when they met. Paul was sales manager for a glove importing
company, while Phyllis was studying occupational therapy and
working in a pediatrician’s office.
was seeing a tremendous number of food-allergy cases among
children,” says she, “which coincided with the rise of pervasive
developmental delay, a condition that falls under the autism
At the same time, she and Paul were taking care of a farm
in Rensselaer County, where Phyllis, always an equine enthusiast,
was raising draft horses. “So we often went to draft-horse
events, which bring together traditional farmers who use horses,
rotate crops and grow organically, and are very interested
in health issues. It wasn’t long before the light went on
and I realized that I was seeing evidence of the harmful effects
of corporate farming upon children.”
Sustainable agriculture includes the processing of the meat,
which led the Van Amburghs to work with a nearby company,
Northeast Livestock Processing Service Co., to find the best
slaughterhouses, which is a challenge for the small farmer
who still wants to merit U.S. Department of Agriculture approval.
Employing a quality-control middleman gives the small farms
like dharma lea what is essentially collective-bargaining
power, and thus better access to the processors.
You can see the result in the recently expanded meat department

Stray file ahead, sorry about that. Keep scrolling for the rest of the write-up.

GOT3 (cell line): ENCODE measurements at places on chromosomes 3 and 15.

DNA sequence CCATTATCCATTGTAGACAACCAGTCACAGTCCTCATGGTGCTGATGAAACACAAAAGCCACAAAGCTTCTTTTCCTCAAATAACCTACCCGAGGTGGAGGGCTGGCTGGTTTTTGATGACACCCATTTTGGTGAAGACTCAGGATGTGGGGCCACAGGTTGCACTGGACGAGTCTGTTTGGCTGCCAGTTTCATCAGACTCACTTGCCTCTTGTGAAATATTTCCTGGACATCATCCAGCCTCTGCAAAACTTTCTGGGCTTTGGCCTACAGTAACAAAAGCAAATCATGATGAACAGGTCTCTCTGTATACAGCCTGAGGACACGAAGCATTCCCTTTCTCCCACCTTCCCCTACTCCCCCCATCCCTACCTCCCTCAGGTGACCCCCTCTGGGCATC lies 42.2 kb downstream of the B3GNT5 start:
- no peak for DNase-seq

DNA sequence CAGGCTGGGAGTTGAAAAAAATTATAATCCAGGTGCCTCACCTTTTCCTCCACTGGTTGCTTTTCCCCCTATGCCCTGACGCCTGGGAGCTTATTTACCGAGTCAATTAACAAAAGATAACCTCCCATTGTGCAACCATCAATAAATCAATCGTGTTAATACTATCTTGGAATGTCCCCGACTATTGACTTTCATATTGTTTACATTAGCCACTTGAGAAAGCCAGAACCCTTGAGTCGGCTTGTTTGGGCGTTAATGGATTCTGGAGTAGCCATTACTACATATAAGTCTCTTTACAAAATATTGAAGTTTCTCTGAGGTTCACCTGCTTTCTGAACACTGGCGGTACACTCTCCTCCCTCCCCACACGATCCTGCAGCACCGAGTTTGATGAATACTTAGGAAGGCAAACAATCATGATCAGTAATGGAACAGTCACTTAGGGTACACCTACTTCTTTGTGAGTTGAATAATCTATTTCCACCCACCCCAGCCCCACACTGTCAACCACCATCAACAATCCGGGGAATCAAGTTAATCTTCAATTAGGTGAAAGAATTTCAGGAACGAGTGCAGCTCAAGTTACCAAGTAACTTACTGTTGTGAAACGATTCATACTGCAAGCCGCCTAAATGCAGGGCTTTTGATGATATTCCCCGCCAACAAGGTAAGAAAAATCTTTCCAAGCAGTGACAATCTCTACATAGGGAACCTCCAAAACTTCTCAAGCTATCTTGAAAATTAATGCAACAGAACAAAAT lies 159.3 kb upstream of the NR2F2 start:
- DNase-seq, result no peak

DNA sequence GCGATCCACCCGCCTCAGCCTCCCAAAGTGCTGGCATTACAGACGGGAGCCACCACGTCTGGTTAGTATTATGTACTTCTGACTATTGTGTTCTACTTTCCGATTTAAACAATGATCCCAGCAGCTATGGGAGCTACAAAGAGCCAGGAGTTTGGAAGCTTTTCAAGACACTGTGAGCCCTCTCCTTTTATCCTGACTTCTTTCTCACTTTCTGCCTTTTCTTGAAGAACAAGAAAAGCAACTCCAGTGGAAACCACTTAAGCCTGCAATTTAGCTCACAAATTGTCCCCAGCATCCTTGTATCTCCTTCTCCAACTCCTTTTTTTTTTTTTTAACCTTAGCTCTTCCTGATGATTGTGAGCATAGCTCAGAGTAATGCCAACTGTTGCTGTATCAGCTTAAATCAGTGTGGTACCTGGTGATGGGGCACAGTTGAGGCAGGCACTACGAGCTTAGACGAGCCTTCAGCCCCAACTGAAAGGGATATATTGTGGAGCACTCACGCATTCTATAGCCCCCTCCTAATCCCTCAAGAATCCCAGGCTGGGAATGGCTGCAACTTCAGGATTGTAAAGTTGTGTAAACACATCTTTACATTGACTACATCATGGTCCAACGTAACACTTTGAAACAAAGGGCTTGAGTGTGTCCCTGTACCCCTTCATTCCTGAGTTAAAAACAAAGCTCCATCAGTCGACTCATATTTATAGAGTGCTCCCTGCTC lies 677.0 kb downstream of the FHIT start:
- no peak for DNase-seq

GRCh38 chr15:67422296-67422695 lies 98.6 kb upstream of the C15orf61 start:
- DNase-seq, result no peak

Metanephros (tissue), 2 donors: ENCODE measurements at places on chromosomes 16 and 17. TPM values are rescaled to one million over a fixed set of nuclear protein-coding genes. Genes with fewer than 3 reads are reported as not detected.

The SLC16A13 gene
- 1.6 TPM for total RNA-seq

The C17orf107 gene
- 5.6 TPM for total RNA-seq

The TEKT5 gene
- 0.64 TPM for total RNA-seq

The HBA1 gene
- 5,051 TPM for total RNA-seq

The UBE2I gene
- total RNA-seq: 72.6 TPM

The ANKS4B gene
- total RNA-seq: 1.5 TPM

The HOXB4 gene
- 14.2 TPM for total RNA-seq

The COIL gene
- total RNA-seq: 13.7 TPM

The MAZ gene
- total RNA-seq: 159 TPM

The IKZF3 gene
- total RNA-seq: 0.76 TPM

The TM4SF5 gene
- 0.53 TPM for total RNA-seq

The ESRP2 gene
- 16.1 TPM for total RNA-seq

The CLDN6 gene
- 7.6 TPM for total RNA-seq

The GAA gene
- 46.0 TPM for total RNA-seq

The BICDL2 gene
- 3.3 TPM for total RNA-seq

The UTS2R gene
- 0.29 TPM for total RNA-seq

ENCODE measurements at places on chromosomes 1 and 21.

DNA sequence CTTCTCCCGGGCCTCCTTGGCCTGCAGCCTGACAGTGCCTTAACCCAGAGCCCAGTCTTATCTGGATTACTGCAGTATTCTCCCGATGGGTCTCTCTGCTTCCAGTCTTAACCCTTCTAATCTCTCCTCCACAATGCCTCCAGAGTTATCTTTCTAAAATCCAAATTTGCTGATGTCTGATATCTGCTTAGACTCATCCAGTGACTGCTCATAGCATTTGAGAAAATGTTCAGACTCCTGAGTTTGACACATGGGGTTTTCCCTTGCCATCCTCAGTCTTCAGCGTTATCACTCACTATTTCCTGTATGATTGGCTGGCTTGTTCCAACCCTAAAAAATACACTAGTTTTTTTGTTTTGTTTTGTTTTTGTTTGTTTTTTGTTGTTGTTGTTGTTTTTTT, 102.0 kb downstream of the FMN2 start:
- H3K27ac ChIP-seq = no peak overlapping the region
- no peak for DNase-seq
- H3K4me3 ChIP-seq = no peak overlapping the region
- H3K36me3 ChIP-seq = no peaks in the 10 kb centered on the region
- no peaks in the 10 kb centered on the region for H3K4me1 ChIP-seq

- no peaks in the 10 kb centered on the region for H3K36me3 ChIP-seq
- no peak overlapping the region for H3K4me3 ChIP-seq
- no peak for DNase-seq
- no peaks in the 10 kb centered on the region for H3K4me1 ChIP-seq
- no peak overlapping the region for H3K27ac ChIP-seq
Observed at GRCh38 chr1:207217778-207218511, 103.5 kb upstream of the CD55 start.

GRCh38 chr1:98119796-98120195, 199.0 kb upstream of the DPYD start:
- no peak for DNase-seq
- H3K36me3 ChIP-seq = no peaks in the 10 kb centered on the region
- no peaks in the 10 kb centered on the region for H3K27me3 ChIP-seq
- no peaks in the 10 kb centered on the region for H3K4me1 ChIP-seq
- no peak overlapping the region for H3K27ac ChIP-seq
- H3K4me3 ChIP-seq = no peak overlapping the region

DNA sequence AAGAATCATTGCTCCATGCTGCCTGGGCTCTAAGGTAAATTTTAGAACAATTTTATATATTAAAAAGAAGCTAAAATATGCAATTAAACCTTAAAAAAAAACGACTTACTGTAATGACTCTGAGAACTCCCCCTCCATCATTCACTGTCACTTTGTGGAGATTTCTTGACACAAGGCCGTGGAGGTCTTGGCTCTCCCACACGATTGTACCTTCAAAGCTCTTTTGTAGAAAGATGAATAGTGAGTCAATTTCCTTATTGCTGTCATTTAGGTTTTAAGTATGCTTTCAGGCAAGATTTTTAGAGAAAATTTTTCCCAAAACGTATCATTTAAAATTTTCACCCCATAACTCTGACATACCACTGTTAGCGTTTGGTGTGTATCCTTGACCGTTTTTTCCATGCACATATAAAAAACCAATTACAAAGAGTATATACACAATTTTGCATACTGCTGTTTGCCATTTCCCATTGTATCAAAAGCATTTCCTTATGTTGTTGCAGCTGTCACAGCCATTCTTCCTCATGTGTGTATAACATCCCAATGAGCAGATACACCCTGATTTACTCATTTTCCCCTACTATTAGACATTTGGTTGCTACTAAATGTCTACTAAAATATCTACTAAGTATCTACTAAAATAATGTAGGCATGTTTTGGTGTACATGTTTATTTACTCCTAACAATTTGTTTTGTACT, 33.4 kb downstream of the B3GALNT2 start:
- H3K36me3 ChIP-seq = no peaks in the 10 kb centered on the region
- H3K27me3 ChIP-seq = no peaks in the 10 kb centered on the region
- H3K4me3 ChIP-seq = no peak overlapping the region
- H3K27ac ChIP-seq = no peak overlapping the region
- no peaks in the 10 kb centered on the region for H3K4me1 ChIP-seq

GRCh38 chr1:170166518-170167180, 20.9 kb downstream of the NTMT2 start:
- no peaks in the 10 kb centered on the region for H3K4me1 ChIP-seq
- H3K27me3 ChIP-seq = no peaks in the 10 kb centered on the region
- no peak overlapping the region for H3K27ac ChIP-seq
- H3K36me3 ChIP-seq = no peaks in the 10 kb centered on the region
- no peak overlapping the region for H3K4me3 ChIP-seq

at Albany’s Honest Weight Food Co-Op, where dharma lea’s kielbasa,
chorizo, bacon and hot dogs are among the offerings. You can
also see it right at the farm, where you’re encouraged to
pick up your order.
Pork products include the usual chops and ribs, hams and roasts,
as well as a sausage variety that includes sage-rich breakfast
links and sweet or hot Italian-style blends. Turkeys are soon
to be added to the poultry variety (don’t forget the fresh
eggs), and the first round of beef processing is set to begin
needs to be neighborly,” says Sarah Johnston, executive director
of the Northeast Organic Farming Association of New York,
“and that’s a criteria for a good organic farm. You’d enjoy
living next door to it because their animals are raised on
pasture and you know that their kids are petting them up to
the animals’ last days.” NOFA-NY is a consortium of farmers
and gardeners—and consumers as well—intent on creating and
maintaining a sustainable food system that’s not only ecologically
sound but also economically viable. “Many people are still
largely unaware of the nightmares that are part of raising
cheap meat in this country. Paul and Phyllis understand the
benefits to the consumer of grass-fed meats.”
Farming is a tougher-than-ever career, thanks to a corporate-sponsored
model that has compromised sound techniques in the pursuit
of lowest-possible pricing. To eat well used to mean to eat
until you’re fat, but we’ve done that as a culture and we’re